Meals with schizophrenia are not the same as meals without. My son’s hands shook sometimes due to the medication he was taking, so his clothes got stained. On birthdays we went to restaurants where people turned around to look at us. Either they knew us and wanted a closer look, or, our son’s comments caused them to whisper about us. Waiters or waitresses smirked on occasion which upset our son and the occasion that was supposed to be a celebratory one, was often in ruins before the end of the evening.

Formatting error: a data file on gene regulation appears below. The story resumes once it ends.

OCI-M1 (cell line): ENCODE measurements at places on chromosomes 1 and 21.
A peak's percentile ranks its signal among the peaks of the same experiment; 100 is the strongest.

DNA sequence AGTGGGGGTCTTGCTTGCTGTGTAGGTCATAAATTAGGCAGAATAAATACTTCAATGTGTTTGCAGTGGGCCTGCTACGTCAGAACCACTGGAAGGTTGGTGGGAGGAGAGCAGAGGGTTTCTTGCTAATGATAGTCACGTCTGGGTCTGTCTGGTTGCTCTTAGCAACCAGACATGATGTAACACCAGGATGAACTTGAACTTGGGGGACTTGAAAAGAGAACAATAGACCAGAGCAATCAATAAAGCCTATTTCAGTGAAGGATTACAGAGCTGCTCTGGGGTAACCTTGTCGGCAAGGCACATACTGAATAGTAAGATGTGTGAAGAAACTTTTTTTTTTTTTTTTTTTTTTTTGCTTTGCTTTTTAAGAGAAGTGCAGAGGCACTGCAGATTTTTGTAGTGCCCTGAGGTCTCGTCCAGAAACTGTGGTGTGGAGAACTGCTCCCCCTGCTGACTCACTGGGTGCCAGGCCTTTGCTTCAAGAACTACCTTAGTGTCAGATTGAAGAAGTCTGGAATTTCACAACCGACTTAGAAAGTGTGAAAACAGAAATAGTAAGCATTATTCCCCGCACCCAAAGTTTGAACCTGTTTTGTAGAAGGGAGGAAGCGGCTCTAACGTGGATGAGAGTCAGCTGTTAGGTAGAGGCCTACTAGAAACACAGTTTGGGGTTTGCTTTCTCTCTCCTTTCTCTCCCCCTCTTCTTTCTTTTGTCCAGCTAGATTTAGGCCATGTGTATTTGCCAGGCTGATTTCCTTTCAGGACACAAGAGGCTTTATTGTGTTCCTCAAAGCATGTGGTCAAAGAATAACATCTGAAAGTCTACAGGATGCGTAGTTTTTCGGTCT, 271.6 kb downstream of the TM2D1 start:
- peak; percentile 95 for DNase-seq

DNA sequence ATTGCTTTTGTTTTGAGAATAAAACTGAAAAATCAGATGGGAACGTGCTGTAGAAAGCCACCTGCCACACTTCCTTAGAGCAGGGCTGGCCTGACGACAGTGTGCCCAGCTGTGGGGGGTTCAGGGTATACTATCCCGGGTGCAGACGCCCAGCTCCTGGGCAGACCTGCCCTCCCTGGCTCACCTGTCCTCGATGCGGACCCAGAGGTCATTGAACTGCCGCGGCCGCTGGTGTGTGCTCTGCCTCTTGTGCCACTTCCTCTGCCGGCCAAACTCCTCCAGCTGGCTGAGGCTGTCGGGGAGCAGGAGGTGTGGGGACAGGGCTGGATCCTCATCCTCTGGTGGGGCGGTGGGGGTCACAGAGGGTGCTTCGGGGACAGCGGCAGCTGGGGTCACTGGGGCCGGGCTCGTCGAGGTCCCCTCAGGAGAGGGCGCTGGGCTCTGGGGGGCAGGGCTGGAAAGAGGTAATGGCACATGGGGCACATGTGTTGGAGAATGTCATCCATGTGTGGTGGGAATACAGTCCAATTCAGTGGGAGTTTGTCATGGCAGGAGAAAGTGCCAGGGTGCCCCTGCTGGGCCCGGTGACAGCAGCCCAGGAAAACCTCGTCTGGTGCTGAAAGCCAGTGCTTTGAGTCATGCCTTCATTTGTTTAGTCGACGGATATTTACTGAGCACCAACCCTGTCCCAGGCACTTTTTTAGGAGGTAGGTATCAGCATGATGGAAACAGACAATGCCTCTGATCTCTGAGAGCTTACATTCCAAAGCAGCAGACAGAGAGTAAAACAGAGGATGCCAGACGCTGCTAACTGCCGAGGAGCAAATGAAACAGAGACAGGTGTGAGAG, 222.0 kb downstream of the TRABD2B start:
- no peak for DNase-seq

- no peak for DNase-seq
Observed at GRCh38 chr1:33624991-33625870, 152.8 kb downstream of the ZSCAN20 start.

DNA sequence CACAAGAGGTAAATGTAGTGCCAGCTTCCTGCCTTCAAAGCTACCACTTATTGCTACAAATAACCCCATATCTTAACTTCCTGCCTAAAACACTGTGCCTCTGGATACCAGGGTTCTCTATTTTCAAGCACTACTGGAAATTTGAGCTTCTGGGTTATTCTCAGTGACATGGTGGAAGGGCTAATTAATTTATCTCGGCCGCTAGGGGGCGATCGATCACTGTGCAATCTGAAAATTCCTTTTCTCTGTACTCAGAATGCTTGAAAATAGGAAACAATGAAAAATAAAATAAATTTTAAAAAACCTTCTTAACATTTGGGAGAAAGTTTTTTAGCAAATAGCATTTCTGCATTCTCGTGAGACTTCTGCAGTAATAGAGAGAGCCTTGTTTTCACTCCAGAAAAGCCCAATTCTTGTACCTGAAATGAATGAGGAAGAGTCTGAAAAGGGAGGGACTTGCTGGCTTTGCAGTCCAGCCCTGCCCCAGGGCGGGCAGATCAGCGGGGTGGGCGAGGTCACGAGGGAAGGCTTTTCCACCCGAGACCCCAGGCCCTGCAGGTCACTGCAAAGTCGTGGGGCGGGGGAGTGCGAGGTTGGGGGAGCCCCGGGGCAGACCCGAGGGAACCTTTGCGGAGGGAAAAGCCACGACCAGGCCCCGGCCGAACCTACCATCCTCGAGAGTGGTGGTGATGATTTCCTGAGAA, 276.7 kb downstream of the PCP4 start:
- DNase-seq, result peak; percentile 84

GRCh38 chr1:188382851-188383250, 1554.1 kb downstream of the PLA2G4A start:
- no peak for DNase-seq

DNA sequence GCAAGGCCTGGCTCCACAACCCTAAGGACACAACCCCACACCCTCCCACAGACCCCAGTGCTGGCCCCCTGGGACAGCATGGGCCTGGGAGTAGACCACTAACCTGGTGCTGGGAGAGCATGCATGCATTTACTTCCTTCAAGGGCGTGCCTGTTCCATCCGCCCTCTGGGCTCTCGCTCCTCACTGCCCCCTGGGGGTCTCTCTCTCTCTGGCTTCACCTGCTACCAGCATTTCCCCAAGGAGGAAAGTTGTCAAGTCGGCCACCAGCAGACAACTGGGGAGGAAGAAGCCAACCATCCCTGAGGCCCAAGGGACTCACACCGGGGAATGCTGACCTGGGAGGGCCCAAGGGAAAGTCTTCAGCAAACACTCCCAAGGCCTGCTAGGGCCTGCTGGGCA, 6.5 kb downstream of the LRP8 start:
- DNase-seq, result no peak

At home, we only managed to eat together in the evening as there was no real breakfast for my son. He rose at noon, partly due to the effects of his medication, partly because he went to bed very late, and partly because he had nothing special to do, so sleeping helped him pass the time.
On a bad day, mealtimes were not pleasant but on a good day, we discussed the news or chatted a bit. But, if someone asked my son; “How are you today?” he’d launch into a long harangue blaming us, his doctors and the army for all his woes. He was convinced that we had ‘planted’ microphones in the house to convey his whereabouts to the military. In fact, I seldom enjoyed a meal.